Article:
For blogs, the switch to a new platform can make all your links, maybe hundreds gathered over the years, non-functional. That’s what I imagined happened with Dan Benjamin’s Hivelogic. Or Steven Frank switching to Tumblr. I, too, switched to Tumblr for my personal site, leaving behind a Blogger-hosted weblog. All my old links are still available because the Blogger blog is still around, an abanonded building in a shoddy neighborhood. If there was an easy way to transfer all those blog posts to Tumblr, I would do it in a heartbeat. But still, if I shut down the old Blogger blog, all my old hyperlinks would become dead ends.
WordPress makes it a little easier, with XML exports and domain name serving. I exported the WordPress.com-hosted Newton Poetry and imported it into the new, self-hosted version. A lot of my pictures were left behind, but the text and links work decently (Thomas Brand’s words still haunt me to this day).
Now, if you write regularly, maybe you produce so much content that your old posts don’t matter as much. There’s plenty of new content to overwhelm the old stuff. But it seems to me, as a writer, that the old stuff – the really good stuff – is just as important and should be preserved in some form.
For instance, I (foolishly) kept a Myspace blog and wrote a ton of material for a few years. But when I left Myspace and deleted my account, all that material disappeared. To prevent a total erasure of memory, I copied and pasted all of those posts into my Blogger site. Not like blog to blog, but post to post, individually. It was such a chore. But I felt that a lot of the material was too good to let go. What’s a real shame is that I had no choice but leave comments behind.
There’s no easy way to take your written material with you when you make a switch. There are ways to do it, but usually they’re incomplete or, like my Myspace-to-Blogger example, a mind-numbing project.
And it’s not just that words that are the problem. The missing or incorrect hyperlinks will still be out there in the ethernet ether somewhere, a collapsed barn in some weed-riddled field. If you don’t keep your domain name maintained, or stop paying your web hosting bill, kiss your links goodbye.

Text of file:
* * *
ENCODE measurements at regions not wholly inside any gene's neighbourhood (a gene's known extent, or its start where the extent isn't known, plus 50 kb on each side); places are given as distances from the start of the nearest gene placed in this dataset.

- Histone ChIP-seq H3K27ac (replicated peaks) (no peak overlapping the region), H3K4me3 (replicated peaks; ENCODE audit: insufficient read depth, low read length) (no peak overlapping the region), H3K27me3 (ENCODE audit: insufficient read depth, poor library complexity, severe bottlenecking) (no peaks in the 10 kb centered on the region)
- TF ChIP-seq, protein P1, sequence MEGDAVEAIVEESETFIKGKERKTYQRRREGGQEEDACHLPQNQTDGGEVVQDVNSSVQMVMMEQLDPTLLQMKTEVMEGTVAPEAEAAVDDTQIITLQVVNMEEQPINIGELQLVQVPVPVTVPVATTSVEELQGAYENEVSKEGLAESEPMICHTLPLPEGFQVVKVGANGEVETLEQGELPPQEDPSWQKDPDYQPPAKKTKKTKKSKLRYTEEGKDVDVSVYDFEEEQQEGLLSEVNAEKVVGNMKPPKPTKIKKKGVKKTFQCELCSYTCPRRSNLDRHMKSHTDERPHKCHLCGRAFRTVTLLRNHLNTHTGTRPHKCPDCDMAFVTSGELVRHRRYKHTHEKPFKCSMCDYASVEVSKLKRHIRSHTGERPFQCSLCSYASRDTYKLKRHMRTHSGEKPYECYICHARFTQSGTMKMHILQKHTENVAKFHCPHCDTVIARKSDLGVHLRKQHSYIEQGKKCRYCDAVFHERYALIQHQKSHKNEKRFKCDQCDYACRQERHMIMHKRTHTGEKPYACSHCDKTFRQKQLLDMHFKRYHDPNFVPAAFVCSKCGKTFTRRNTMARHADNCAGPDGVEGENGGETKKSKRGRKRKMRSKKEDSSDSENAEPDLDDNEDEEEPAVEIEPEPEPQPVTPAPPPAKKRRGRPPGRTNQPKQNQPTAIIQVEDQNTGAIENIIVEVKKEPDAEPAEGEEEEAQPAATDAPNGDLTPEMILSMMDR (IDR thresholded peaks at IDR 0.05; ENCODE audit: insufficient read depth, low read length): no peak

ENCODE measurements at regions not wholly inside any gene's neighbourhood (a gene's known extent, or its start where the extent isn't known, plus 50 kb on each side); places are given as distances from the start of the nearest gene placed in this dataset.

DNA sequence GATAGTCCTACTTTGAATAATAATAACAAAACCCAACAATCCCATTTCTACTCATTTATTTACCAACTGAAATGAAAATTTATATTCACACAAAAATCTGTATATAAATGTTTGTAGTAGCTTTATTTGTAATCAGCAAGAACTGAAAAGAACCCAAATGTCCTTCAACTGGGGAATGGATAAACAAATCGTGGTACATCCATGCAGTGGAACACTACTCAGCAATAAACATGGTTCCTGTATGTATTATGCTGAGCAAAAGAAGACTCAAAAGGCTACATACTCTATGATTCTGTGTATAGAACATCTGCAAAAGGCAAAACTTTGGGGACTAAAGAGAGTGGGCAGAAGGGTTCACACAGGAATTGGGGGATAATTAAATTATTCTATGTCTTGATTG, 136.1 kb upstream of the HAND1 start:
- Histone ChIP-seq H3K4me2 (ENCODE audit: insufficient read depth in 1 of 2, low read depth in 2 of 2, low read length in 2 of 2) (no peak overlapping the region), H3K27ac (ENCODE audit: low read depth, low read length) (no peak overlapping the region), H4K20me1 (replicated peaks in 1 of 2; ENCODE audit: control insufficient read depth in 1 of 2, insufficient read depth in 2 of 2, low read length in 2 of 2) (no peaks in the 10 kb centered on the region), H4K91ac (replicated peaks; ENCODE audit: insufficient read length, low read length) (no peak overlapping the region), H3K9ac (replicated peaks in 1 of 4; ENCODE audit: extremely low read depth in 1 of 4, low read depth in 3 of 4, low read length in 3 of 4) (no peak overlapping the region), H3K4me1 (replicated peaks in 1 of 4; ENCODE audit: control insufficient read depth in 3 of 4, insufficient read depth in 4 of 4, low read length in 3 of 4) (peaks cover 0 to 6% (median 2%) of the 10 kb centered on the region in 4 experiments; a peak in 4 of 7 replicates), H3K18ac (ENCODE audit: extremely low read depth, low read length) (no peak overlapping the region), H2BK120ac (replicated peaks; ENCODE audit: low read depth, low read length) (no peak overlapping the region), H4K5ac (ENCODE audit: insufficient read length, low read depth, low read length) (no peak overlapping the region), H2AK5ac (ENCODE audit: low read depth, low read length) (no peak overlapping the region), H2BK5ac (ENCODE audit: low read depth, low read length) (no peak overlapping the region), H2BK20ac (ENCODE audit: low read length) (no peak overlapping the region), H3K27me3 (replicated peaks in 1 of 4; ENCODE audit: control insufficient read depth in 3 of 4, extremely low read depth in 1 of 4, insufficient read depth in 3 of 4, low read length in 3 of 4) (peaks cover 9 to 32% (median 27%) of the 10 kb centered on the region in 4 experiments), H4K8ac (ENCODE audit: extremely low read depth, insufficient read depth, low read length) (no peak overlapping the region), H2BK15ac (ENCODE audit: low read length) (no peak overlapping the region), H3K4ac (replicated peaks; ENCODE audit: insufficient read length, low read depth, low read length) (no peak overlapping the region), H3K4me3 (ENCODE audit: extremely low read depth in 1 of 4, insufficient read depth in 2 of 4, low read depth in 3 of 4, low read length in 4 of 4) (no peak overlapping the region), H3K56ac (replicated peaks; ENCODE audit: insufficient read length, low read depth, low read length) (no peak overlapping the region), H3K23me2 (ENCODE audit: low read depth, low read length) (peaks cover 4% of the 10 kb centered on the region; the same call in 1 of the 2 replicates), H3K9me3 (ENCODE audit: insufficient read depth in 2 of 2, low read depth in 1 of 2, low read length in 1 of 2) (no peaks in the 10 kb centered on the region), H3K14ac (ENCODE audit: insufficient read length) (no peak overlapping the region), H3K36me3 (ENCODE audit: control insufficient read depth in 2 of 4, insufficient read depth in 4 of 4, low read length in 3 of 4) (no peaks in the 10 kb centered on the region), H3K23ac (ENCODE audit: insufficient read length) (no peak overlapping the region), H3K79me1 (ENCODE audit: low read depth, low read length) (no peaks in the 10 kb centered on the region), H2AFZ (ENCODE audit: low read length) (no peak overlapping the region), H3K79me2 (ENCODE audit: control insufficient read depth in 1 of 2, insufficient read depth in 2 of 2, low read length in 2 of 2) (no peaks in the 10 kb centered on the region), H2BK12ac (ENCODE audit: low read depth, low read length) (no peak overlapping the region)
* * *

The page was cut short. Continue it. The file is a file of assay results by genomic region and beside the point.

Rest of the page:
This seems like the perfect project for Google, or for the Smithsonian. It would be a heckuva lot more useful that archiving Twitter. The problem would be the server space to host all those images, videos, text, and PDFs. But if anyone has the muscle to tackle a Web-wide archive, it’s Google.
The Web is too democratic to be under a for-profit business’s lock and key, however. It needs to stay public, whatever – and however – that means.
Forrest Buffenmyer created his new site, Newton Phoenix, as a way to contribute to the Newton community.
“I created Newton Phoenix because I wanted to give back some of the support I’ve received on the NewtonTalk list and various websites in the past,” he says. “Or – perhaps I should say – continue or pass along that support.”
Buffenmyer’s post on overclocking your Newton, say, helps him add to the sum of Newton knowledge.
“The only rule as to content that I’ll be following is not to completely duplicate material found at other websites, but try to incorporate my own experiences,” he says.
Newton Phoenix joins a small cadre of MessagePad-devoted sites that keep the thing alive. What I like about Buffenmyer’s site is that he’s undertaking fun projects to keep his Newton going strong. These days he’s using an upgraded MP2000 (modded to an MP2100 by Apple) as his every day Newton for scheduling, contact management, and note taking.
“If I had a way to better sync the Newt with my Mac then I’d use it even more,” Buffenmyer says. “NCX doesn’t offer ‘true’ synchronization, and NewtSync gives me an error when it tries to sync my calendar.”
(These are problems I’ve seen myself.)
Buffenmyer is a gadget geek in general:
I have a Data General One (early laptop), two Data General One Model 2Ts (one with working 30 MB hard drive!–rare for the early 80s), which are both early PC architecture. I have several older PC laptops (Packard Bell, Toshiba, HP OmniBook and IBM ThinkPad), and a newer Dell Inspiron 8600 that I use when I need XP…but I am definitely a Mac guy–or, maybe I should say, Apple in general. A short list: Apple IIgs, Apple IIc…Macs: a Classic, a couple 7600s (one was my first Mac!), a couple Beige G3s, an iMac Indigo, a PowerBook 3400c, a Titanium PowerBook G4 (15″ 500MHz)…and my main Mac, an Aluminum PowerBook G4 (15″ 1.67GHz). I also have an Apple QuickTake 250 digital camera, an HP iPAQ rx3715 PDA and a Sharp Zaurus ZR-5800 (very similar to the Newton).
A stellar list, to be sure, and he cut his teeth on a Timex-Sinclair 1000 writing BASIC and Star Trek games.
I wish Buffenmyer a lot of luck with Newton Phoenix, and I hope he keeps the Newton DIY projects coming.
Dr. Adrian Marsh takes his Newton on the road, and around the globe, in My Newton Life – a travelog often updated with an MP2100.
[Image via Dr. Marsh.]